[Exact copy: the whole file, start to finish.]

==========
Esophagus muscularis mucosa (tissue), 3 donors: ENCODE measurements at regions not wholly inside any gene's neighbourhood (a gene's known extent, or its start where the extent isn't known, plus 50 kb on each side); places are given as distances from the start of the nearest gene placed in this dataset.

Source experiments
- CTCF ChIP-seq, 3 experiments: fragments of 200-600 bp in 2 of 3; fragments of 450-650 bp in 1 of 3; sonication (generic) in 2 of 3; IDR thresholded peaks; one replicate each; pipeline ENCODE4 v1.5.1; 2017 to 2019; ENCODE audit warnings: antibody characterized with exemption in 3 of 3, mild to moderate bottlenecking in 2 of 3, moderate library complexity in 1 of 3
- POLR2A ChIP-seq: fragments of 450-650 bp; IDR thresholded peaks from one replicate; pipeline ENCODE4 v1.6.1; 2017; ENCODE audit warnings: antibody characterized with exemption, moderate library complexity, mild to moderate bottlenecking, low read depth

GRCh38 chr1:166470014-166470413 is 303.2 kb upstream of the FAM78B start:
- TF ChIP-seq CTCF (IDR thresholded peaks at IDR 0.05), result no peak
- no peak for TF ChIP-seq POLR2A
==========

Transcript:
Esophagus muscularis mucosa (tissue), 3 donors: ENCODE measurements at regions not wholly inside any gene's neighbourhood (a gene's known extent, or its start where the extent isn't known, plus 50 kb on each side); places are given as distances from the start of the nearest gene placed in this dataset.

Source experiments
- CTCF ChIP-seq, 3 experiments: fragments of 200-600 bp in 2 of 3; fragments of 450-650 bp in 1 of 3; sonication (generic) in 2 of 3; IDR thresholded peaks; one replicate each; pipeline ENCODE4 v1.5.1; 2017 to 2019; ENCODE audit warnings: antibody characterized with exemption in 3 of 3, mild to moderate bottlenecking in 2 of 3, moderate library complexity in 1 of 3
- POLR2A ChIP-seq: fragments of 450-650 bp; IDR thresholded peaks from one replicate; pipeline ENCODE4 v1.6.1; 2017; ENCODE audit warnings: antibody characterized with exemption, moderate library complexity, mild to moderate bottlenecking, low read depth

GRCh38 chr1:166470014-166470413 is 303.2 kb upstream of the FAM78B start:
- TF ChIP-seq CTCF (IDR thresholded peaks at IDR 0.05), result no peak
- no peak for TF ChIP-seq POLR2A